Edmonton and Hardisty - Storing Crude Oil in Harmony – How Canadian Crude Price Discounts Drive Storage Volumes

Western Canadian producers regularly have to swallow large price discounts for heavy crude versus the US benchmark West Texas Intermediate (WTI). During the first week of November price discounts for heavy Western Canadian Select crude versus WTI came close to $42/Bbl – the deepest since 2007. Since then they have narrowed but are still over $30/Bbl. Today we examine the relationship between storage volumes in Alberta and crude price discounts.

This is Part 2 of our series on Canadian crude oil storage. In Part 1 we looked at increasing Canadian crude oil production and expanding pipeline capacity in the two crude marketing hubs of Edmonton and Hardisty. The two hubs are the staging posts for crude oil exports to the US as well as the distribution point for diluent supplies coming into the oil sands production region. Today we turn our attention to the relationship between Canadian crude pricing, congestion on the crude pipelines leaving Edmonton and Hardisty, and storage inventory.

The chart below shows the price discount between oil sands benchmark Western Canadian Select (WCS) crude priced at Hardisty and the US benchmark West Texas Intermediate (WTI) at Cushing OK. On November 5, 2013 the WCS discount to WTI at Cushing reached close to $42/Bbl – its widest level since 2007. The WCS discount has averaged $23/Bbl over the past two years and $24/Bbl so far this year. The two crudes have different qualities – WCS is a heavy sour crude blend made with diluent (see It’s a Bitumen Oil – Does it Go Too Far?) and WTI is a light sweet crude that is less complicated to refine and therefore more valuable. But the WCS price discounts to WTI experienced at Hardisty are far wider than the quality differential warrants. In fact the discounts have been mainly caused by congestion on the pipeline systems out of Canada to the US or further downstream in the US Midwest from Chicago to Cushing, OK. The congestion requires Canadian producers to compete for pipeline capacity to ship their crudes to US refiners and as a result they have frequently had to accept heavily discounted prices.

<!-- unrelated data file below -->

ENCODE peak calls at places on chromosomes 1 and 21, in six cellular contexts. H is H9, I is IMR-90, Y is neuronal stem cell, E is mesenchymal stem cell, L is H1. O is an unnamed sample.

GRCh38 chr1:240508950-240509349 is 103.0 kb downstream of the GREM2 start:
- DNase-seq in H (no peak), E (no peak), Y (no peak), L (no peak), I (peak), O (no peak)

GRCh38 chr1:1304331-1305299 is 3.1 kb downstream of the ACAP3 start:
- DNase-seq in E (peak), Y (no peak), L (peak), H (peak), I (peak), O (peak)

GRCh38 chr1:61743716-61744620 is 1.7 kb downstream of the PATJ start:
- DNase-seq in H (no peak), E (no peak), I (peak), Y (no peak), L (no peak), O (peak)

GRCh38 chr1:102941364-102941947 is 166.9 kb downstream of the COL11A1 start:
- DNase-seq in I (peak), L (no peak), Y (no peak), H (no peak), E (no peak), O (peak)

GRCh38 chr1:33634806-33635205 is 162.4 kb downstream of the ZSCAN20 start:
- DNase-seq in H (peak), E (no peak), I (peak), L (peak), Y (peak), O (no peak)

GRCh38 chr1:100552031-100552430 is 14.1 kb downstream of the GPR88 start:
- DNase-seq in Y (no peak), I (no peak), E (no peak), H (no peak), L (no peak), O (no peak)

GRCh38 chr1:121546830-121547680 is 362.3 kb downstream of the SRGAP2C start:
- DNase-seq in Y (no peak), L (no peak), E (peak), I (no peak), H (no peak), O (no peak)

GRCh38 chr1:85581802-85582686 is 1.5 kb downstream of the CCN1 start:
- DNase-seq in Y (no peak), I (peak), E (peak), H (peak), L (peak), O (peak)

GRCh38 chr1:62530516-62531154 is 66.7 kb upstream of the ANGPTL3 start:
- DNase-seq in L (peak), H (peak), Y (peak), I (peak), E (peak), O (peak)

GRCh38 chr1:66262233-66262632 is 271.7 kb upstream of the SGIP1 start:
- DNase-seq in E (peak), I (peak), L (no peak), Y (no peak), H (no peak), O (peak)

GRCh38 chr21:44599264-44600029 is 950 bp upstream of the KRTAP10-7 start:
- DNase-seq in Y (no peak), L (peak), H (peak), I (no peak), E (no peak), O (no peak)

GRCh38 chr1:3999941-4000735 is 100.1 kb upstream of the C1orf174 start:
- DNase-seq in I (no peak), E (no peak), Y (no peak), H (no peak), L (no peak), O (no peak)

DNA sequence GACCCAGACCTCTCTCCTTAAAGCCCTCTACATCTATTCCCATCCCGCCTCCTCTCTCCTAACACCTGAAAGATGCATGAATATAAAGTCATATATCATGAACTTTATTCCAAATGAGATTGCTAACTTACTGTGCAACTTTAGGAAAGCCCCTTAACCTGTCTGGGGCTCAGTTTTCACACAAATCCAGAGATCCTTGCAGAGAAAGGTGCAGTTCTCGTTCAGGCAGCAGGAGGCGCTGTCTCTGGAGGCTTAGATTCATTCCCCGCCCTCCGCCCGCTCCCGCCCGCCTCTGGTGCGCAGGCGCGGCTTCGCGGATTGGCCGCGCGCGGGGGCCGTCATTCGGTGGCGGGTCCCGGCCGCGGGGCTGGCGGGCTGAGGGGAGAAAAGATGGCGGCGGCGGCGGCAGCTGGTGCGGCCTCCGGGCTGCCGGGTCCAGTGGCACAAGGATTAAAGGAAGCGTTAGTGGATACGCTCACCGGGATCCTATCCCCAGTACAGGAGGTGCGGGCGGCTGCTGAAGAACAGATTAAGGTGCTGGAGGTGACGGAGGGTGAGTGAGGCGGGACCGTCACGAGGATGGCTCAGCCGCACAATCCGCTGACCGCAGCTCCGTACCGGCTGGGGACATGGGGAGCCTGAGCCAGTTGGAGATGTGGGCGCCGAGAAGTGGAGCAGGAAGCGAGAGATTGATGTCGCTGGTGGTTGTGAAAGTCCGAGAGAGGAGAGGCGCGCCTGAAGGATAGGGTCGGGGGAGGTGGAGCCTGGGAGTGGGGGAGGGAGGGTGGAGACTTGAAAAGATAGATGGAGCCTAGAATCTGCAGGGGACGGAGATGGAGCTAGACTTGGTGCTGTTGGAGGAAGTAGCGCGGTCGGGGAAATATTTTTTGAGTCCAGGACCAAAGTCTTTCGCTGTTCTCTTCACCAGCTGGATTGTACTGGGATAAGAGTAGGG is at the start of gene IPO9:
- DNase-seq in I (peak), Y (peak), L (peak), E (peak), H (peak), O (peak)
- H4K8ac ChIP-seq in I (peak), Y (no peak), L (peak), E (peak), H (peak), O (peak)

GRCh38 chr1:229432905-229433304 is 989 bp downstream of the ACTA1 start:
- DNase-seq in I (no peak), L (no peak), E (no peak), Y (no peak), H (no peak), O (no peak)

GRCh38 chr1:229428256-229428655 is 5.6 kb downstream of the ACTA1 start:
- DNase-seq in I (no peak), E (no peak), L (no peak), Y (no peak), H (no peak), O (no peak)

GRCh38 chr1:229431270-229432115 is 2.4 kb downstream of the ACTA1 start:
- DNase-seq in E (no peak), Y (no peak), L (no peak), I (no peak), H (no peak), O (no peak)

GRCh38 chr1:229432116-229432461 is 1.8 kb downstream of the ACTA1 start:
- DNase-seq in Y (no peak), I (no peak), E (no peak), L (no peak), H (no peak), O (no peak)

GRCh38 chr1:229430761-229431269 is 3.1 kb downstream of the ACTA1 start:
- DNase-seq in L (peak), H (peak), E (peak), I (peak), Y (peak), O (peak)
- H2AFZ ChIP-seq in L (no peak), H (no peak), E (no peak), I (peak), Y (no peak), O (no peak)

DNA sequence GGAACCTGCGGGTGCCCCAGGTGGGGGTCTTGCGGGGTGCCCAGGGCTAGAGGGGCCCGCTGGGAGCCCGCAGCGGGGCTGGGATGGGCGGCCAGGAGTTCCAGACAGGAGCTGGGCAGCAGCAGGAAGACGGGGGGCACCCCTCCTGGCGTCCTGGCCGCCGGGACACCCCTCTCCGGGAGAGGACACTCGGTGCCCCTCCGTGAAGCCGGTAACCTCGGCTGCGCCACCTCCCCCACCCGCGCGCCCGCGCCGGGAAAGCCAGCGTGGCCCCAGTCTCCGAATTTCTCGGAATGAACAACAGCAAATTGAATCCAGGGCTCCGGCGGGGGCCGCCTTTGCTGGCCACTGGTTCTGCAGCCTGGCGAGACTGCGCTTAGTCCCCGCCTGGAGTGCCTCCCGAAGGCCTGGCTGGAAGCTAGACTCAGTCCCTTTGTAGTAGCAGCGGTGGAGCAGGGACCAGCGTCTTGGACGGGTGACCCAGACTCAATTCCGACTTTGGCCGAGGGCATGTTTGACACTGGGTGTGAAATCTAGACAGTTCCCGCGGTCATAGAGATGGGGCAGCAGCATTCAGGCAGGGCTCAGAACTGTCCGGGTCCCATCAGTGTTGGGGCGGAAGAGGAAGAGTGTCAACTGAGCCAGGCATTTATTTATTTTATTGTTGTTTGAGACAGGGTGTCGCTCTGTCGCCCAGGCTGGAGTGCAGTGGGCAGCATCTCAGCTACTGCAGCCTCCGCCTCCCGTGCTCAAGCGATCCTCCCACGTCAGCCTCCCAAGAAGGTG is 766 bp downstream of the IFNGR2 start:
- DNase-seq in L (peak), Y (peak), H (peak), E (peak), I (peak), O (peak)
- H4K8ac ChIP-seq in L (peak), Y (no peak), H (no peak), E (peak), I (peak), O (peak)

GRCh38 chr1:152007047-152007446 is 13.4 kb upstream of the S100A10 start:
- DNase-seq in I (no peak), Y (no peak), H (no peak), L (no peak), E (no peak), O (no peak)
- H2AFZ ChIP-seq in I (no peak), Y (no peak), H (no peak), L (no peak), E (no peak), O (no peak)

Source: CME Data from Morningstar (Click to Enlarge)

The pipeline congestion primarily results from insufficient pipeline capacity being available to carry Canadian production looking to reach US market destinations. This lack of capacity compared to shipper nominations results in pipeline operators apportioning the space made available to committed shippers – cutting their nominated volumes by a percentage to accommodate everyone. At times the congestion gets worse (as it did in early November) when pipeline operators perform maintenance that restricts capacity further. For example, Enbridge – the operator of the 2.5 MMb/d mainline from Edmonton to Superior, WS apportioned the “Line 4” pipeline on the system in November by 13 percent. The congestion on pipelines out of Canada has been further exacerbated by growing volumes of North Dakota Bakken crude production vying for the same routes to reach markets in the Midwest and ultimately the Gulf Coast. Delays in the permitting and approval of new pipeline projects to increase capacity between Canada and the US such as the Keystone XL pipeline have added insult to injury.

Continued congestion on the pipelines out of Canada leaves producers little option but to take the discounted prices on offer or to put their crude into storage at Edmonton or Hardisty in the hope of better prices in the future. In the past year a third option has developed that is just now becoming feasible as operators complete infrastructure build out – and that is using crude-by-rail transport to bypass the congestion.

 And so, in response to the demand from crude producers looking to hold their supplies in Canada until US prices improve, significant storage capacity has been built out in Hardisty and Edmonton and continues to expand. There is no official data that we are aware of on the actual storage capacity in tanks at Hardisty and Edmonton. However, the best commercial information available comes from our friends at Genscape who maintain a weekly database of the storage levels at both Hardisty and Edmonton. Genscape estimate total current crude storage capacity at Edmonton to be around 12.5 MMBbl in above ground tanks. Storage capacity at Hardisty is currently 18.6 MMBbl in above ground tanks plus 3 MMBbl of underground salt cavern storage owned by Enbridge.

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